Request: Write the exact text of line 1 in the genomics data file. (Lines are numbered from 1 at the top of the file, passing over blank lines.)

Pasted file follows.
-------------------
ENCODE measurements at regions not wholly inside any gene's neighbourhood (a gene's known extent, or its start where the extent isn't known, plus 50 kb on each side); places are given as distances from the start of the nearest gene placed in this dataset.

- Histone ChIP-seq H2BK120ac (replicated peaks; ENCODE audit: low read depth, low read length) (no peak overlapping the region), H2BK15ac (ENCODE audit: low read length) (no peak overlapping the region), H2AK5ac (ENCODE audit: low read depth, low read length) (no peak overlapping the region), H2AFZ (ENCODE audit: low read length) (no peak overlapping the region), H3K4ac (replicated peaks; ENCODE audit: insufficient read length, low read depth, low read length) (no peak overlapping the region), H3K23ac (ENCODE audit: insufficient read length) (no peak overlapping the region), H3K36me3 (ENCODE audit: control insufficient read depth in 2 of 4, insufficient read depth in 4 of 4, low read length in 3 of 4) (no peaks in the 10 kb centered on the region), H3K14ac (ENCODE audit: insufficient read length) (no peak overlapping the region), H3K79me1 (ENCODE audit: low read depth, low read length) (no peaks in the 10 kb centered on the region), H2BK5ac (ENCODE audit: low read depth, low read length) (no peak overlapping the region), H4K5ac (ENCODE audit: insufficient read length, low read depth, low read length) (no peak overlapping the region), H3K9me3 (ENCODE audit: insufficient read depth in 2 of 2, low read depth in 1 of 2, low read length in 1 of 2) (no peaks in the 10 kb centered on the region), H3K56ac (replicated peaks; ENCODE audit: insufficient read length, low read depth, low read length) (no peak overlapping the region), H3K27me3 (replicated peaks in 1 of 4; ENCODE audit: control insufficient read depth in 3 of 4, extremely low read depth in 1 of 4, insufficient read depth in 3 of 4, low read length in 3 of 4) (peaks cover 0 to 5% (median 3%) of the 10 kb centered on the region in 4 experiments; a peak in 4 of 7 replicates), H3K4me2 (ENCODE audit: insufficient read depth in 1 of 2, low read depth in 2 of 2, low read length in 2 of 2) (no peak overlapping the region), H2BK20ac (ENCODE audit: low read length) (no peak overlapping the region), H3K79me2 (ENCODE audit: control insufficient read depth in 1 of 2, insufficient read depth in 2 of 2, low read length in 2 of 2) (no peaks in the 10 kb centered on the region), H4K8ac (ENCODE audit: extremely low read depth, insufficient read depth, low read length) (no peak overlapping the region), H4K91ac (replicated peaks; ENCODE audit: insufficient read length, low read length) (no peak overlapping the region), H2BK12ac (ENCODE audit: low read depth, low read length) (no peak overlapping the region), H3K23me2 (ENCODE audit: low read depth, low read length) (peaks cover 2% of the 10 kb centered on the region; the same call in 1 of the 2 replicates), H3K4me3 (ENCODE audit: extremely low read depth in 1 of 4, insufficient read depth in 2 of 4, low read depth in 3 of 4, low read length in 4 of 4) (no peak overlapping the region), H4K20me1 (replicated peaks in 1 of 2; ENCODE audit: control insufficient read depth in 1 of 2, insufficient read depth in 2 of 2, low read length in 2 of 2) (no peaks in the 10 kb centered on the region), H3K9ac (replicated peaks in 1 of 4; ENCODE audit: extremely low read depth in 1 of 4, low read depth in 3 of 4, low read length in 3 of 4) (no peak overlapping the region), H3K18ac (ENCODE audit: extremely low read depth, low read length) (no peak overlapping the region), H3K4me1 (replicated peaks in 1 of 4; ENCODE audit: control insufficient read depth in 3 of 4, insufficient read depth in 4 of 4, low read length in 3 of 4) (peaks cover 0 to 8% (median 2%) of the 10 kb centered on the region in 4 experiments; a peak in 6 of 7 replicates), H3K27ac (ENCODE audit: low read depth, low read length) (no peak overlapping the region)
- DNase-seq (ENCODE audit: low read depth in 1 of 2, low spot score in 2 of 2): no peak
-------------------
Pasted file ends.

ENCODE measurements at regions not wholly inside any gene's neighbourhood (a gene's known extent, or its start where the extent isn't known, plus 50 kb on each side); places are given as distances from the start of the nearest gene placed in this dataset.